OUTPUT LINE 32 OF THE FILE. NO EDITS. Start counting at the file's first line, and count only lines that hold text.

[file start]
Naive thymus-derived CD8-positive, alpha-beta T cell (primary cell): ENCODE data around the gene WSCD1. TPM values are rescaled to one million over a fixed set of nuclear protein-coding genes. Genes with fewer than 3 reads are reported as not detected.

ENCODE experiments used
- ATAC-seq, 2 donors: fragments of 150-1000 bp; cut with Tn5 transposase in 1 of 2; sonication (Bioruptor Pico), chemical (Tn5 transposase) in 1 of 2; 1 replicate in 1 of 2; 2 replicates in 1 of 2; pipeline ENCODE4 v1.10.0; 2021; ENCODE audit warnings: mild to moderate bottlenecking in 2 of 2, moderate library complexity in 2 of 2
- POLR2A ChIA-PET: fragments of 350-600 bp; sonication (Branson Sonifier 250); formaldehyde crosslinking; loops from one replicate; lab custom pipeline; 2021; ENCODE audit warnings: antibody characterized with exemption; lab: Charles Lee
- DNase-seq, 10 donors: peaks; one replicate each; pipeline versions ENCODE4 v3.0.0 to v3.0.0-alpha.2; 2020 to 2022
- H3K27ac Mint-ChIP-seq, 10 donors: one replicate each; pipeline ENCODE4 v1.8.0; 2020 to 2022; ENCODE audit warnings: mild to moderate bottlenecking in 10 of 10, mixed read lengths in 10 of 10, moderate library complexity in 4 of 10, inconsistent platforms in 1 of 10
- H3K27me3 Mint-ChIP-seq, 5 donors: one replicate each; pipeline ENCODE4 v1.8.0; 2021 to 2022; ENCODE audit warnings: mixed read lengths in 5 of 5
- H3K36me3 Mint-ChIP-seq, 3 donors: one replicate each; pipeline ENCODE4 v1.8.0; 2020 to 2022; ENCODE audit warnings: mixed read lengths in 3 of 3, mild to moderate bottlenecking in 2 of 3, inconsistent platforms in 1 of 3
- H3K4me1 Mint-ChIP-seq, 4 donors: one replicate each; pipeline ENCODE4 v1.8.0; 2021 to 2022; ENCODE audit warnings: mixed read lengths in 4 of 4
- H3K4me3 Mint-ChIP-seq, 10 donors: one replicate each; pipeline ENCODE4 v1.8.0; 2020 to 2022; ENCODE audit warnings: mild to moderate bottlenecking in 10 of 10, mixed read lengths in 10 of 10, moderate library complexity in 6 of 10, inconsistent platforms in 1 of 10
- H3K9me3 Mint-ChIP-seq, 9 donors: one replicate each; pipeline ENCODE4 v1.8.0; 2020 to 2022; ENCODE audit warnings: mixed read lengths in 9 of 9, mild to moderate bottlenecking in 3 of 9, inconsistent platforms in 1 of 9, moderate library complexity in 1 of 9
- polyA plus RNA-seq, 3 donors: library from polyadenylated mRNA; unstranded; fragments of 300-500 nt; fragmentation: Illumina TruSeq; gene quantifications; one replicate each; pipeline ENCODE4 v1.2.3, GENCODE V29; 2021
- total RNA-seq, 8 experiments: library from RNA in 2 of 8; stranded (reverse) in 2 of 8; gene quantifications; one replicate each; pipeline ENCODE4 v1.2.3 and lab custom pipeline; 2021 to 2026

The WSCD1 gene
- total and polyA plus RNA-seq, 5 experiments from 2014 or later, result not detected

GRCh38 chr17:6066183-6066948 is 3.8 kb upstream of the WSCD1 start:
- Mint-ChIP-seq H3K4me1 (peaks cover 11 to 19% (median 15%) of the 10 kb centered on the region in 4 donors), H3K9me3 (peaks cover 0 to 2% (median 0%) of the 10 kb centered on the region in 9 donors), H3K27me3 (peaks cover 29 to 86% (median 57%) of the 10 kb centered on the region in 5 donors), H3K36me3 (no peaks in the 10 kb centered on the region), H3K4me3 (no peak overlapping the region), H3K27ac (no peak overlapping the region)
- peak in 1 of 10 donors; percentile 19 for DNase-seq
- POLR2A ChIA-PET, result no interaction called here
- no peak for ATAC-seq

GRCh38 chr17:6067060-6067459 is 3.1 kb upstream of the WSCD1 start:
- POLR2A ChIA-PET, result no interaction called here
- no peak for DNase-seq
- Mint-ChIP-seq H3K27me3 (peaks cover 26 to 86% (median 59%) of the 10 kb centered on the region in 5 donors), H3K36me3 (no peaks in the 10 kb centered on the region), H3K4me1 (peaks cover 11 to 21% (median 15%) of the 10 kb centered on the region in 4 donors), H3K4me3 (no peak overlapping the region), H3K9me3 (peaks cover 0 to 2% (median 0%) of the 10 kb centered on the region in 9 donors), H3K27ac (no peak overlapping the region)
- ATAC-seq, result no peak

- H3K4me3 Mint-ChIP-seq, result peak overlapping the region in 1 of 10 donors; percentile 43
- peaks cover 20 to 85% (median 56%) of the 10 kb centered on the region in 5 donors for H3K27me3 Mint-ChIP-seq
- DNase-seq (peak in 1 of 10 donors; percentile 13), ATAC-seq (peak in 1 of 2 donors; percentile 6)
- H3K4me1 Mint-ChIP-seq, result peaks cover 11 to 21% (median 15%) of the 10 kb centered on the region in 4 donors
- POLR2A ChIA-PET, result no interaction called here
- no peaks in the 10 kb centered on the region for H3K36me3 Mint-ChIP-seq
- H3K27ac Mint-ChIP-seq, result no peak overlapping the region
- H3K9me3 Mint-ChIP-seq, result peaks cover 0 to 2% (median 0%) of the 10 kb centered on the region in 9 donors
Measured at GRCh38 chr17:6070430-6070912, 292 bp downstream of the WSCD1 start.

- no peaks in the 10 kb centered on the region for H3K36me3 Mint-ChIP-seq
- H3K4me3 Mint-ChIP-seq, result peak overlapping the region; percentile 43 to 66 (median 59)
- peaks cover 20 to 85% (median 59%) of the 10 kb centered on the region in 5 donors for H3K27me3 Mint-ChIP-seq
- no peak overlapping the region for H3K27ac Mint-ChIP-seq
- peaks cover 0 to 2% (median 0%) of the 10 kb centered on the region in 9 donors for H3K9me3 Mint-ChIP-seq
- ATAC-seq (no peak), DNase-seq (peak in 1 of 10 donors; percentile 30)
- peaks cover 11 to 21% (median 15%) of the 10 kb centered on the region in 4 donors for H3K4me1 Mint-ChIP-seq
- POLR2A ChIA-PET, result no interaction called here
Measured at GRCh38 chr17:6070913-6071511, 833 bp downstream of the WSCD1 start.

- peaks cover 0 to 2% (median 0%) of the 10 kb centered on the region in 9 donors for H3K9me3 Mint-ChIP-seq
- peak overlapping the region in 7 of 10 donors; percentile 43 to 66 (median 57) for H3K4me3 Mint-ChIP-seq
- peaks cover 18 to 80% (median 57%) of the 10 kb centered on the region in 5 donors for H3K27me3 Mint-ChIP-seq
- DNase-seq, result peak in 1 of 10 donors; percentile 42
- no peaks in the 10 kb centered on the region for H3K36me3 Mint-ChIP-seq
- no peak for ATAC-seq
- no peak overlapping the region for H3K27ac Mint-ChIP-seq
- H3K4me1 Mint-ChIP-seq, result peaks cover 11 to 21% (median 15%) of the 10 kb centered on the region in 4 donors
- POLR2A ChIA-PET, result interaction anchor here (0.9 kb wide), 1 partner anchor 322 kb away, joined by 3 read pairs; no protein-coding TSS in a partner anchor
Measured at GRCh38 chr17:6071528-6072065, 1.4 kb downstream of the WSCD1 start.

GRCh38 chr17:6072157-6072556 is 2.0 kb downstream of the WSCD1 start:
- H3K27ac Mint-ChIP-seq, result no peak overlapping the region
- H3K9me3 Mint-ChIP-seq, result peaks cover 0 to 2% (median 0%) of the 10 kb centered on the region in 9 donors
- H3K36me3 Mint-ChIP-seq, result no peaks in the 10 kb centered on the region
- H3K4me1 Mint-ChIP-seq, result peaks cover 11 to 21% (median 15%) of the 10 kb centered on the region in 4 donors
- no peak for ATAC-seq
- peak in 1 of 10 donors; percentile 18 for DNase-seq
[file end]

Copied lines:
- H3K27ac Mint-ChIP-seq, result no peak overlapping the region